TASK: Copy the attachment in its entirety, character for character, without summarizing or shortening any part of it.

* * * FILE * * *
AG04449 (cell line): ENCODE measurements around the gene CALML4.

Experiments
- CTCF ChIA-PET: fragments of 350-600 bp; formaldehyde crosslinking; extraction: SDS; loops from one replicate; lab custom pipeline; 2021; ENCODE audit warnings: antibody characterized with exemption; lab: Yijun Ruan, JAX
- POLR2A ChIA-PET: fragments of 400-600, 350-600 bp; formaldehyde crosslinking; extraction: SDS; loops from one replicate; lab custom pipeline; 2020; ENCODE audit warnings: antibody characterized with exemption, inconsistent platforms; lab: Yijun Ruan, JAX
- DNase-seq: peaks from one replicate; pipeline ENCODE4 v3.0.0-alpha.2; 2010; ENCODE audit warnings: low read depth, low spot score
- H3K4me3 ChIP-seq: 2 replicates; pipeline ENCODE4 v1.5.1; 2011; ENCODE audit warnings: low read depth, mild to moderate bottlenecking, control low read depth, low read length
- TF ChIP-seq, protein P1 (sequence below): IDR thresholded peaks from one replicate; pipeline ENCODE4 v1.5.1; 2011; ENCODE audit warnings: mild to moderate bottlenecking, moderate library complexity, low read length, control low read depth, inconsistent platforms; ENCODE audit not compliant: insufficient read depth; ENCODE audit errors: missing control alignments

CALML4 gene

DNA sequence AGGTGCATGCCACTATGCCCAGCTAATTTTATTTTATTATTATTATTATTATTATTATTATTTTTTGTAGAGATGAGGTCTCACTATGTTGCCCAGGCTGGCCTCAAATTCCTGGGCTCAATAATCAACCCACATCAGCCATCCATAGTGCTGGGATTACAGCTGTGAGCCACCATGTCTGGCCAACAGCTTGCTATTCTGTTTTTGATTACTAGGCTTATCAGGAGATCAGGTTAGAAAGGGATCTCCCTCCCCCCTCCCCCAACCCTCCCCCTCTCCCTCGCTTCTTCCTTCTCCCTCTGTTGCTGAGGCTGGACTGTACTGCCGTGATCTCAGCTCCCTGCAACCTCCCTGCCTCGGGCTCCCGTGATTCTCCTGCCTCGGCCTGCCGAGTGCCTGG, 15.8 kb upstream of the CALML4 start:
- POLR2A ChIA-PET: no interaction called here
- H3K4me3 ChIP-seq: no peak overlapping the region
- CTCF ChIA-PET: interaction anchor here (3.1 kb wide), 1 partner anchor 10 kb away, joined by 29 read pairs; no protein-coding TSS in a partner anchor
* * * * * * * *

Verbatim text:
AG04449 (cell line): ENCODE measurements around the gene CALML4.

Experiments
- CTCF ChIA-PET: fragments of 350-600 bp; formaldehyde crosslinking; extraction: SDS; loops from one replicate; lab custom pipeline; 2021; ENCODE audit warnings: antibody characterized with exemption; lab: Yijun Ruan, JAX
- POLR2A ChIA-PET: fragments of 400-600, 350-600 bp; formaldehyde crosslinking; extraction: SDS; loops from one replicate; lab custom pipeline; 2020; ENCODE audit warnings: antibody characterized with exemption, inconsistent platforms; lab: Yijun Ruan, JAX
- DNase-seq: peaks from one replicate; pipeline ENCODE4 v3.0.0-alpha.2; 2010; ENCODE audit warnings: low read depth, low spot score
- H3K4me3 ChIP-seq: 2 replicates; pipeline ENCODE4 v1.5.1; 2011; ENCODE audit warnings: low read depth, mild to moderate bottlenecking, control low read depth, low read length
- TF ChIP-seq, protein P1 (sequence below): IDR thresholded peaks from one replicate; pipeline ENCODE4 v1.5.1; 2011; ENCODE audit warnings: mild to moderate bottlenecking, moderate library complexity, low read length, control low read depth, inconsistent platforms; ENCODE audit not compliant: insufficient read depth; ENCODE audit errors: missing control alignments

CALML4 gene

DNA sequence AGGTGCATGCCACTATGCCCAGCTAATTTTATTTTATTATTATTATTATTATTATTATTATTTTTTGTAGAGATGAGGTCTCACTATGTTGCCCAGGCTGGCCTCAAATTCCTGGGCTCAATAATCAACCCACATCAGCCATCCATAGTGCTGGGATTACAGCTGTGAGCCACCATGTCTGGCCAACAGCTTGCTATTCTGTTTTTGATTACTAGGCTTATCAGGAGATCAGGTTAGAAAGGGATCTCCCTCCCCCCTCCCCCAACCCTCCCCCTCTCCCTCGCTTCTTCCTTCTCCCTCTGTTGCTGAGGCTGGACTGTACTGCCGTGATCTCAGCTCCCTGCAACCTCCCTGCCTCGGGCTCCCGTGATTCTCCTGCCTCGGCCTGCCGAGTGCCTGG, 15.8 kb upstream of the CALML4 start:
- POLR2A ChIA-PET: no interaction called here
- H3K4me3 ChIP-seq: no peak overlapping the region
- CTCF ChIA-PET: interaction anchor here (3.1 kb wide), 1 partner anchor 10 kb away, joined by 29 read pairs; no protein-coding TSS in a partner anchor